The federal trust doctrine developed out of the legal relationship between European sovereigns--and later, the United States government--and American Indian tribes. By signing treaties with Indian tribes, the settler governments entered into an ongoing relationship with sovereign tribal governments. The United States government has a duty to fulfill the promises inherent in these treaties, including the provision of such services as health care to Indian tribes. The trust doctrine embodies these obligations. When Congress legislates with respect to American Indians and Indian tribes for the provision of services, such as the Indian Health Care Improvement Act of 1976 (IHCIA), Congress acts in fulfillment of its historic trust obligations. But the Indian Health Service (IHS) is drastically underfunded. Patients go without critical care. Hospitals cannot keep their doors open. Tribes have sought to enjoin the U.S. government to provide necessary health care under the trust doctrine and the IHCIA. This Comment *1100 analyzes divergent approaches in the Eighth and Ninth Circuit Courts of Appeals regarding the judicial enforceability of federal trust obligations under the IHCIA. This Comment argues that, in recent years, the Supreme Court has interpreted the trust doctrine and its enforceability under statutes too narrowly to be compatible with the trust doctrine's federal common law principles. Finally, this Comment proposes that a broader interpretation of judicially enforceable trust obligations inherent in statutes like the IHCIA would be more faithful to original common law principles, align with human rights and indigenous peoples' rights principles under international law, and initiate long overdue restorative justice for American Indians.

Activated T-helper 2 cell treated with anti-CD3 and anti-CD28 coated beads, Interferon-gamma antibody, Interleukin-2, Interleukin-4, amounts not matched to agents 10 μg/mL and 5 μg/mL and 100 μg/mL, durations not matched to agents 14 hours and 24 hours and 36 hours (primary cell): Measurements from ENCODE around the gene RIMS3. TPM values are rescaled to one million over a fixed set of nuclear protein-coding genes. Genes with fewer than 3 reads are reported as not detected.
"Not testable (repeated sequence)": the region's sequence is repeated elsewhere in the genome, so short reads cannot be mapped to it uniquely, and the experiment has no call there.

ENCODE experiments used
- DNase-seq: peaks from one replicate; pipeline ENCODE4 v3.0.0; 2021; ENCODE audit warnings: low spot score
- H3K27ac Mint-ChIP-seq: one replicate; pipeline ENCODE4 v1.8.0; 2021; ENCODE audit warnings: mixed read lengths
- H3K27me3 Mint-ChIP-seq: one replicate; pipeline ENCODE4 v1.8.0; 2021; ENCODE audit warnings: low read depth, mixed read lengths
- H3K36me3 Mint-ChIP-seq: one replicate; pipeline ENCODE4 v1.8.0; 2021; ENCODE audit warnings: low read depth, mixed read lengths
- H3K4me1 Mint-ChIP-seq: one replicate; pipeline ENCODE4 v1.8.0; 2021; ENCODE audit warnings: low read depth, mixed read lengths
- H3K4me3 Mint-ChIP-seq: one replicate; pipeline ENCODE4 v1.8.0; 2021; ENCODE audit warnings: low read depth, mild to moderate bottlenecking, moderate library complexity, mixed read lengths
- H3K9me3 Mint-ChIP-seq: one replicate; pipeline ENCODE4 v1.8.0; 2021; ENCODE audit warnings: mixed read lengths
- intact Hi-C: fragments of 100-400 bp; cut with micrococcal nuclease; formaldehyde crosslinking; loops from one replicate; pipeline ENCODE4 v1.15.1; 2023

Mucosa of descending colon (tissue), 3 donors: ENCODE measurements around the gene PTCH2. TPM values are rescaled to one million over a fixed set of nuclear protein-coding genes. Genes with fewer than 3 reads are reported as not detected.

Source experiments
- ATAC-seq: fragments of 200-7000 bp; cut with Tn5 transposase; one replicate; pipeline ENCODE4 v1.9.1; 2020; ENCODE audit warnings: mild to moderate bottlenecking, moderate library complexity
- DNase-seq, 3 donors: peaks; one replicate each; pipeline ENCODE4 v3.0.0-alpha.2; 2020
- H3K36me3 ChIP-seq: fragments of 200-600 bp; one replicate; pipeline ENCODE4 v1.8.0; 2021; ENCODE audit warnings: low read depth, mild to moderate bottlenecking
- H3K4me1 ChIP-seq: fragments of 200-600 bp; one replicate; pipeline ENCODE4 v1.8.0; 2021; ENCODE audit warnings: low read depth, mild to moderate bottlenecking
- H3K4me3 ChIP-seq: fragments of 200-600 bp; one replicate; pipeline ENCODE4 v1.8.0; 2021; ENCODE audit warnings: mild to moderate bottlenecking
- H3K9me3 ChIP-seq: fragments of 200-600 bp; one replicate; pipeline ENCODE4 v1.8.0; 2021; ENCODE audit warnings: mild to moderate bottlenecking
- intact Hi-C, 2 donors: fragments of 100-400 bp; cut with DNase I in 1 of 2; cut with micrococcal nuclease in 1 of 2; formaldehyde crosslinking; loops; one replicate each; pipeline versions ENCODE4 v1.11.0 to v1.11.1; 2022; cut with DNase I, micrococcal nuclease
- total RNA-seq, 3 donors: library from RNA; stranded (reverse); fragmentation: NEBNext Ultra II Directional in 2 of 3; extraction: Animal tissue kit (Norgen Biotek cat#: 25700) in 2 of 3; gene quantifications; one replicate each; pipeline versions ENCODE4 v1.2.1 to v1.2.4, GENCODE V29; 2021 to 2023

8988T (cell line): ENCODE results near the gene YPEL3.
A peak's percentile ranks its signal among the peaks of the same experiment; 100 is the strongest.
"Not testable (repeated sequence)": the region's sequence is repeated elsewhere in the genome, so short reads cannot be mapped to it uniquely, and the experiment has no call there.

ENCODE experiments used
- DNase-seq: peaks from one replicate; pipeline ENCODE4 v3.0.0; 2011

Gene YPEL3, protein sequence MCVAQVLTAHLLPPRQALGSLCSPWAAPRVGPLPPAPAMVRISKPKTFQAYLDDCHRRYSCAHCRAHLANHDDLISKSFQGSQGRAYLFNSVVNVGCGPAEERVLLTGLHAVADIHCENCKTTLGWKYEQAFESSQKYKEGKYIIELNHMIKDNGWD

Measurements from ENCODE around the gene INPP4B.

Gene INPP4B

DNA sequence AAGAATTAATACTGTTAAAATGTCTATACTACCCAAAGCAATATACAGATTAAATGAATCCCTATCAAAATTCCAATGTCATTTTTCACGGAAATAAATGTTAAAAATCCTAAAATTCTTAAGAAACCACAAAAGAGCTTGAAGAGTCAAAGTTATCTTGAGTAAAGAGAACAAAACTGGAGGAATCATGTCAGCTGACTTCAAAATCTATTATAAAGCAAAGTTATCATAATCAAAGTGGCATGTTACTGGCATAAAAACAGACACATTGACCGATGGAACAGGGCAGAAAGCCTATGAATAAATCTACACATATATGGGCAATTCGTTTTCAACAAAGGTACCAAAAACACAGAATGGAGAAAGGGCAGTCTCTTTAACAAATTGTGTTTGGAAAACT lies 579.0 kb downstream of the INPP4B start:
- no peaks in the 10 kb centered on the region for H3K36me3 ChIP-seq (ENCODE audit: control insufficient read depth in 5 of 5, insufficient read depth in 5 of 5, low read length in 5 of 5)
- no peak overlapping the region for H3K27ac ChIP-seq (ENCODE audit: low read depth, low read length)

First Page